Photo by Tom McGrath
Few would believe the Chicago Theatre is more lively and diverse than the theaters of the more famous Broadway productions of New York City. But risk taking is in Chicago’s veins: it is a place to come, build your skills and try out new things without the fear of failure. Second City native and playwright Darren Callahan takes many risks, some that fly and some that fall in his latest production, “Desperate Dolls”. It made its world premiere at the Strawdog Theatre in Chicago in late November of 2014.
Directed by Michael Driscoll, “Dolls” follows three beautiful, young women who come to Hollywood in 1968. They come looking for stardom but find trouble. They land an audition with ‘Sunny’ Jack Fennigan, a small-time producer who makes female-dominated independent films but lacks the funds to make the big pictures he desires. But when a powerful agent known only as ‘the Captain,’ played by Jim Poole, swoops in seemingly to save the day, Sunny Jack and his girls (known only as Matchbox, Pretty Sexy and The Vil, played by Alexandra Fisher, Kelsey Shipley and Hillary Marren respectively) have their dreams turn to nightmares of murder, hypnotism and seedy motel rooms.
“Dolls” plays like those B-horror movies from the 60s and 70s you find in the dark corner of Netflix when you’re bored at 3 a.m.; beautiful, naive girls who want to be stars, twisted psychos, and of course, buckets and buckets of blood. Unlike those B-movies, this play wasn’t something you like because “it’s so bad, it’s good.” It actually was good.
The acting was, of course, over the top but not in a distracting way. It was homage to those movies we love to hate but took a modern spin on it. Joe Mack, who played Sunny Jack, warned his wife about the despicable things his character does. Sunny sleeps with all three of the girls in Dolls, almost raping one, and there is of course lots and lots of blood. “But what I didn’t expect was to feel sad for these girls,” Mack said.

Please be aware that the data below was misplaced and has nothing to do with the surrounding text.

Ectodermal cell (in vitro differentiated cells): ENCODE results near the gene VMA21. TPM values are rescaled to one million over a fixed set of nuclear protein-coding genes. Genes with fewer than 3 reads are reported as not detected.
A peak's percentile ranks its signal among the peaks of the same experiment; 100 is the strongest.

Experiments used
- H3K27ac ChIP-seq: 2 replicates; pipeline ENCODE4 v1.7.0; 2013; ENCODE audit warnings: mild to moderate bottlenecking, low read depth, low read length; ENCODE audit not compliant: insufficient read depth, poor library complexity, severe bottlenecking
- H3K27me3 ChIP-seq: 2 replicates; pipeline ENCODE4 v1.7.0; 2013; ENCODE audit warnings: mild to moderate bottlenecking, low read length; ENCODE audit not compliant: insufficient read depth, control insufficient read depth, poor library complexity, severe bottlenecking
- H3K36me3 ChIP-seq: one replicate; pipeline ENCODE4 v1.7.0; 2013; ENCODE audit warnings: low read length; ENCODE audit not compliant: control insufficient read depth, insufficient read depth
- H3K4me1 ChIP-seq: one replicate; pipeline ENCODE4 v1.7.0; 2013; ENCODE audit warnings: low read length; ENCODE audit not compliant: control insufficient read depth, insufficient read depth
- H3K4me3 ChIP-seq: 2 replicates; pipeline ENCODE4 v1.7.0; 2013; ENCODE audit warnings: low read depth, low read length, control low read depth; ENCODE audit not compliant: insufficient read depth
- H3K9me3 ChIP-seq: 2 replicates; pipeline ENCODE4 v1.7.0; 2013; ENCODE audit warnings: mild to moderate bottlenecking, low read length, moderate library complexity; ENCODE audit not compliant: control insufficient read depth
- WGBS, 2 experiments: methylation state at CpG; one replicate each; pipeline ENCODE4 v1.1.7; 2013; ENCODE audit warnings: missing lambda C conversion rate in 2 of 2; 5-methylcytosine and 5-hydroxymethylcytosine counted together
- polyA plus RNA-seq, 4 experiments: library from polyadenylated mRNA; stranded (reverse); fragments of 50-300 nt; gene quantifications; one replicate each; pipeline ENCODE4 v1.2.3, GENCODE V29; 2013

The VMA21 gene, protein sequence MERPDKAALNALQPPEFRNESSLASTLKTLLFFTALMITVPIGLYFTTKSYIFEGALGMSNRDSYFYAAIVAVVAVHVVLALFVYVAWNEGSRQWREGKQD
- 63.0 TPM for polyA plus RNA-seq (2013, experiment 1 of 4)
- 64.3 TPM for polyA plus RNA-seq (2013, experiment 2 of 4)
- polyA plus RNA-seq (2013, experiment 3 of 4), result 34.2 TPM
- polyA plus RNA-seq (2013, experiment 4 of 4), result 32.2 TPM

Fisher, Shipley, and Marren bring a sense of innocence to the piece. They’re wide-eyed dreamers who will do anything to be stars. Though none of the characters have a real name, so to speak, we care about them because they are real people.
Murder is not an easy thing to stage but the stage combat displayed in one of the first murder scenes was so impressive, I forgot it wasn’t real but rehearsed; she’s not actually getting hurt. The Captain picks Matchbox up by the throat with one hand and throws her across the room. This is more impressive when you take into account how small the stage was. The space was no larger than a big living room, holding about 30 or so audience members—some of their feet actually touched the set pieces. This level of intimacy made the fight choreography more exciting and the play even more bone-chilling.
We like B-movies because they’re simple and we can laugh at ourselves for watching something so silly. “Dolls” defies that convention and is more than just a bloodbath. It makes you think about the seediness of Hollywood, the desperation of fame and that monsters aren’t just on the silver screen. Sometimes they are in the room next to yours.
Maybe in the future, “Desperate Dolls” will play among the elite of Broadway or be filmed in one of Tinseltown’s studios, but remember you saw it in Chicago first. The Second City is first in just about everything else.